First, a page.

Energy conservationists say knowledge is the key for reducing, reusing, recycling resources

  • Published
  • By Senior Airman Eydie Sakura
  • 341st Space Wing Public Affairs Office
(Editor's note: This is the first article in a two-part series on energy conservation and Malmstrom's role in the Air Force's journey toward energy efficiency). 

A wise man by the name of Kermit the Frog once said, "It isn't easy being green." But in today's world, it is a little bit easier to be green, and to be proud of it. 

Environmentalism and thinking "green" are all the rage these days, from Hollywood to New York, but Malmstrom has been ahead of the trend for years. 

The Air Force stresses the importance of reducing, reusing and recycling, and has realized through the years that every little bit conserved helps in the long run. 

"I've been on base since 1994 and recycling has grown each year since the birth of the environmental movement in 1970 with the first celebration of Earth Day," said Frank Carpenter, 341st Civil Engineer Squadron environmental protection specialist. "The monies and resources saved by recycling free-up funds for other mission requirements. 

The Air Force has always been in the forefront of the recycling effort and continues to pursue a vigorous solid waste management and reduction program." 

Reducing energy consumption will not happen over night, but the base energy manager is certain every step Team Malmstrom takes on the road to reducing usage will help save budget dollars. 

"We all must be creative and energetic in our efforts to help reduce energy usage," said Kent Seaton, 341st CES. "In the 'olden' days, utility bills were a 'pass-through' to command for payment. That has changed to command only paying a maximum, or portion of the annual utility bill. Base leadership now potentially doesn't see as much money available if only a portion is going to pay the bill." 

Malmstrom energy conservation officials have made strides toward keeping the base on track with meeting their annual energy consumption goals. These efforts include installing more energy efficient lights and controls, better heating and ventilation equipment, more insulation in walls and doors, better roofs, more irrigation sprinkler systems and increasing awareness to the base populace. 

"For every compact fluorescent lamp put in place of an incandescent lamp, energy is reduced 70 percent, it lasts 10 times as long and 500 pounds of greenhouse gas emissions are saved over its lifetime," Mr. Seaton said. "It is now an Air Force requirement that incandescent lamps be replaced with CFLs. Incandescent lamps are no longer allowed, except by waiver request directly from the Air Force." 

According to the Environmental Protection Agency Web site, greenhouse emissions are gases emitted to the atmosphere through natural processes and human activities. These gases include carbon dioxide, methane, nitrous oxide and fluorinated gases, which are ozone-depleting substances.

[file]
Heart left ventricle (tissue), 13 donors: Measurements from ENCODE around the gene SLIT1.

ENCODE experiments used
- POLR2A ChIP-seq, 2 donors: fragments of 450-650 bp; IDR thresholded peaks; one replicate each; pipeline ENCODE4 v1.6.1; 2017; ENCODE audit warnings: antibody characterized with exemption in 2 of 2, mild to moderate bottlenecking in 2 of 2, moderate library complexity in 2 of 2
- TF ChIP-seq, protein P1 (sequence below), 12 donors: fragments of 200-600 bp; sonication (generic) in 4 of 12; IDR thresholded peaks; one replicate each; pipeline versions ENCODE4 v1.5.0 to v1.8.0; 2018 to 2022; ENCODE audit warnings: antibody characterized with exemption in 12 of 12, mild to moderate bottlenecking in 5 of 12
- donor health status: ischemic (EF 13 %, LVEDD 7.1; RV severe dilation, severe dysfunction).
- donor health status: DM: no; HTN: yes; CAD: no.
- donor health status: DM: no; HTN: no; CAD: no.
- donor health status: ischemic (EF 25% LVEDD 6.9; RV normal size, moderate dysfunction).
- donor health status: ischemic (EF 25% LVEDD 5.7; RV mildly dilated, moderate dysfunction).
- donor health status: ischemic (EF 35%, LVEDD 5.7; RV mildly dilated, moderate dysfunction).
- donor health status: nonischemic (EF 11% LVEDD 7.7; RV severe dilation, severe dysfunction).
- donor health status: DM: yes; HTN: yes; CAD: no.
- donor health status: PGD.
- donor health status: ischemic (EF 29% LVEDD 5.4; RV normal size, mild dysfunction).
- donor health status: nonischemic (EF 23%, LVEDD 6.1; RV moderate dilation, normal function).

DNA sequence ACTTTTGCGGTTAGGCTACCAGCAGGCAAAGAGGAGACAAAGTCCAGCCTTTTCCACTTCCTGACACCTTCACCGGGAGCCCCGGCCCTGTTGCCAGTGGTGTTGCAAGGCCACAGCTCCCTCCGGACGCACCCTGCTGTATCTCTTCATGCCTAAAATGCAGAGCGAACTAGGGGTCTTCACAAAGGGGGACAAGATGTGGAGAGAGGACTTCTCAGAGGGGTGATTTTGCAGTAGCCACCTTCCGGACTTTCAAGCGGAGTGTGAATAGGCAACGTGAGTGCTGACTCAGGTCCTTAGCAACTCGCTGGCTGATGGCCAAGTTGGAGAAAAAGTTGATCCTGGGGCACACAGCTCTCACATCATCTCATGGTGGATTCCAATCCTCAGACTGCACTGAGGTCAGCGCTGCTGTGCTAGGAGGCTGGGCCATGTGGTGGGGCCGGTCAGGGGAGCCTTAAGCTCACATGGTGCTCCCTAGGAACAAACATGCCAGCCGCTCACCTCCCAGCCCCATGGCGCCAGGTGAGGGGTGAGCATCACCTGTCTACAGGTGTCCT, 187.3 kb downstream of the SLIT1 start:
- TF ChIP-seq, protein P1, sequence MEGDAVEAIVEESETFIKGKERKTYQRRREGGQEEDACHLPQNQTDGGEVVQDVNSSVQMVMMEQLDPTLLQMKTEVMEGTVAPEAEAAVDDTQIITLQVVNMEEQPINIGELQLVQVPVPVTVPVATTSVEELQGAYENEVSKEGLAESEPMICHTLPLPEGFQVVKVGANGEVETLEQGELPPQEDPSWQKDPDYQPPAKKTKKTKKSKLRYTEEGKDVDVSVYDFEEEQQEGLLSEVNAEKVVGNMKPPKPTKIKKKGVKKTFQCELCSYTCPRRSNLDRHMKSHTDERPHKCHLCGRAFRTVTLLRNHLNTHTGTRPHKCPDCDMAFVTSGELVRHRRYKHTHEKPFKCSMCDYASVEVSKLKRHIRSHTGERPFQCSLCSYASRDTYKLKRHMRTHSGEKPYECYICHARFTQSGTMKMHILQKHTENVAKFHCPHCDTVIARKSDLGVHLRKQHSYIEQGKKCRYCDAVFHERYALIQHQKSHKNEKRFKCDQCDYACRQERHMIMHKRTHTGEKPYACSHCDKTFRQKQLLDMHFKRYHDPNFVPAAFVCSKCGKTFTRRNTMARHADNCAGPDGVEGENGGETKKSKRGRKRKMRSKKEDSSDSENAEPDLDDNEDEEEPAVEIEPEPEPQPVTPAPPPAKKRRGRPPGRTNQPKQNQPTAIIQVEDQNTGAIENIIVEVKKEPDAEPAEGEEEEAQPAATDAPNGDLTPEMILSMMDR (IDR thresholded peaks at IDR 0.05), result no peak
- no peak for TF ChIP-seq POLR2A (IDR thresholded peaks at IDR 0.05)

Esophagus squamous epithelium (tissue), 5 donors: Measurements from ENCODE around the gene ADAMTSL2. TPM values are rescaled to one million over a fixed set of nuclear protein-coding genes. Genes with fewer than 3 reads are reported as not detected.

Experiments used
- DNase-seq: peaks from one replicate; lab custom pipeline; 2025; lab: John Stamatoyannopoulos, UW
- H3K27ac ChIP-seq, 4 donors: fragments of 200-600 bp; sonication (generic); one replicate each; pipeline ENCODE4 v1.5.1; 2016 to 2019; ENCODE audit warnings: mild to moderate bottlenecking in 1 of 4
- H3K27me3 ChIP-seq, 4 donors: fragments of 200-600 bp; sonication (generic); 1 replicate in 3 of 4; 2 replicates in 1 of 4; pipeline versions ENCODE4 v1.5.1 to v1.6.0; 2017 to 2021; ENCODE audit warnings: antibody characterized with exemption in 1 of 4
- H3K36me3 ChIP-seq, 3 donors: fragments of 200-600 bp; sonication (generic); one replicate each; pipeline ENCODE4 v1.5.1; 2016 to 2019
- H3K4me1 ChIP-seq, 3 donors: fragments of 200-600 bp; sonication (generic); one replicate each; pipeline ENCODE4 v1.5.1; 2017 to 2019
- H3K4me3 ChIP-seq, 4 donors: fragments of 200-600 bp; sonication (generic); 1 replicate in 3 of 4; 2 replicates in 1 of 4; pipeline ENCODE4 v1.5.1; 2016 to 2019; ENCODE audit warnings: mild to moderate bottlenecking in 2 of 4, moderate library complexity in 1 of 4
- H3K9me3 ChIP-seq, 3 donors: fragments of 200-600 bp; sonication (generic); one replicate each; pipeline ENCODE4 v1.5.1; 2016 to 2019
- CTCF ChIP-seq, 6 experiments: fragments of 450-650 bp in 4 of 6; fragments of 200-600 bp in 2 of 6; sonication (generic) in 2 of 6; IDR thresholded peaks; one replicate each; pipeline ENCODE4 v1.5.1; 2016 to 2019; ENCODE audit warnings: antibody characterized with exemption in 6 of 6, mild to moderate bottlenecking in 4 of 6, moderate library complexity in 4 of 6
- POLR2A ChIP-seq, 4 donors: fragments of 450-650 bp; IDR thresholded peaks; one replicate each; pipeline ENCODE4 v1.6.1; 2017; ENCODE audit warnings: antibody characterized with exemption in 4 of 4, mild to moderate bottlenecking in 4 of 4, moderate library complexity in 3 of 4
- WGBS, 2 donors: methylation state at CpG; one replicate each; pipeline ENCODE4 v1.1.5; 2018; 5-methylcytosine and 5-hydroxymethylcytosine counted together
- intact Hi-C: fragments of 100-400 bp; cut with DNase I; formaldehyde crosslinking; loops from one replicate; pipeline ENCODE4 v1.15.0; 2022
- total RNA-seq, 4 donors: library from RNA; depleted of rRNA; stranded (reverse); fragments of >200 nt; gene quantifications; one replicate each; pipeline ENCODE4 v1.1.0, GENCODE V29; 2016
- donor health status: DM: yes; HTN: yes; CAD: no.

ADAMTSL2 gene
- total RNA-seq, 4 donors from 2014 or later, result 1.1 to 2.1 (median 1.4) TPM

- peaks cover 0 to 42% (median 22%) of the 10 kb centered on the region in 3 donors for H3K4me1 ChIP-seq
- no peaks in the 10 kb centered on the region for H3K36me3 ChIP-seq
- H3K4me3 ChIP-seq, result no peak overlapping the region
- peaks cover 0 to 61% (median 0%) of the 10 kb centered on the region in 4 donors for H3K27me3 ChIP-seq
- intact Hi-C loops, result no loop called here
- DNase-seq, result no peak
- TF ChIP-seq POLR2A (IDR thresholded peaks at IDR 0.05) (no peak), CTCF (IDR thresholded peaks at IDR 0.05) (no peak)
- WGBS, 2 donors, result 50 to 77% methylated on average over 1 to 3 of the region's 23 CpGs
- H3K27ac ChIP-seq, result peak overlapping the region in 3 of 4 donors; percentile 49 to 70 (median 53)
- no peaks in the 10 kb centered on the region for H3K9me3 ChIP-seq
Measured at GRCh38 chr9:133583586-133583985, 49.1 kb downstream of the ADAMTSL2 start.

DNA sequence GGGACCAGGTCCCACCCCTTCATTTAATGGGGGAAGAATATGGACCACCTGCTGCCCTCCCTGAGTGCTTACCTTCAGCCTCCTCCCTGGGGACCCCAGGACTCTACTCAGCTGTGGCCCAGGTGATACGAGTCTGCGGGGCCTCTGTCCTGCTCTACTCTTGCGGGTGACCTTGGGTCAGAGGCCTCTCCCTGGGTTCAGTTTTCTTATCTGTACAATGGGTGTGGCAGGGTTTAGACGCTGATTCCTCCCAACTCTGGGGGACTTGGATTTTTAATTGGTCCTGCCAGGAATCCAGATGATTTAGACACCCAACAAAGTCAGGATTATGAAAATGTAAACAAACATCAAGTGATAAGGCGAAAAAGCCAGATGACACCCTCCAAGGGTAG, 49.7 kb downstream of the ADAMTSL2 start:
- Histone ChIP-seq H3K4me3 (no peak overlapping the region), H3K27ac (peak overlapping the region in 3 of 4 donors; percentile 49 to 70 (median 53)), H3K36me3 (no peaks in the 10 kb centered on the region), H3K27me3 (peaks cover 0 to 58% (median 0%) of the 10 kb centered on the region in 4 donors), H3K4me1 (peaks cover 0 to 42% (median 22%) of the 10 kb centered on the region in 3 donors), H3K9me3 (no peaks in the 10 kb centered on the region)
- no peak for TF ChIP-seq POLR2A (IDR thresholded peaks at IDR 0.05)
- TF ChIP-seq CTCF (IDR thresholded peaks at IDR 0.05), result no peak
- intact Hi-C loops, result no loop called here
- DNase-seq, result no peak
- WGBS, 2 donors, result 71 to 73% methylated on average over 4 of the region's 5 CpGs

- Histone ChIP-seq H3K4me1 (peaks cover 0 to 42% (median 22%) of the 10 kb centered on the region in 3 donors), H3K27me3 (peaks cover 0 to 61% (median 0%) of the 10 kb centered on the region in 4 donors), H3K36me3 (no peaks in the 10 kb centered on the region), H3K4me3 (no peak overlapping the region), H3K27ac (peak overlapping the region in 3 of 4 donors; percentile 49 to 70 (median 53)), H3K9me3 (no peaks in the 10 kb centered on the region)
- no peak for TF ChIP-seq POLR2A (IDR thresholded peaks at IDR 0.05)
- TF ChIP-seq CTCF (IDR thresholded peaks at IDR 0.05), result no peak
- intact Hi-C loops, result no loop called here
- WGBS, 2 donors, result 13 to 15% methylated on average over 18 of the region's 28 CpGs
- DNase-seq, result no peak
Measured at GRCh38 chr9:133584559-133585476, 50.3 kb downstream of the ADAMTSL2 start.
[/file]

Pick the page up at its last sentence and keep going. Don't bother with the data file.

The base's self-help store, located in building 220, now has CFLs available for people living in base housing. Base housing occupants are limited to six CFLs per household per year. For more information, call the self-help store at 731-7701. 

To learn more about greenhouse emissions and calculating your household emissions, visit the EPA Web site at

Reusing items means people can repair the items, donate the items to charity or community groups, or sell the items. These actions all help in the reduction of waste and the creation of greenhouse gases. Garage sales, thrift stores and second-hand stores are resources for people who choose to reuse items rather than throw them in the trash. 

Two locations at Malmstrom include the Thrift Store in building 145, and the Airman's Attic in building 4000. The Thrift Store is open Tuesdays and Fridays from 10 a.m. to 2 p.m. and the first Saturday of each month. The Airmen's Attic is open Tuesdays and Thursdays from 10 a.m. to 2 p.m. Inventory and selection rotates weekly, so there is usually something new each week. 

For more information on donating or consigning items to the Thrift Store, call 731-3213. To donate to the Airman's Attic, call the Airman and Family Readiness Center at 731-4900. 

"The best way to make recycling work is to make it a part of your routine, ensuring it is practiced by your whole family each day," Mr. Carpenter said. "People should separate recycled materials at the time they use them; have some sort of small container in their pantry area to place cans, bottles and papers." 

On-base recycling pick-up is biweekly Fridays. Off-base residents can dispose of their recyclables at the city recycling center or one of the 16 recycle drop-off locations throughout the community. Directions and location can be viewed at:

"Recycling and energy efficiency go hand-in-hand," Mr. Carpenter said. "It costs far less and uses about one-tenth of the energy to process recycled material into a usable state than it does to process it from virgin material. Recycling aluminum, for instance, creates 97 percent less water pollution than producing new metal from ore." 

To learn more about resources for energy conservation, visit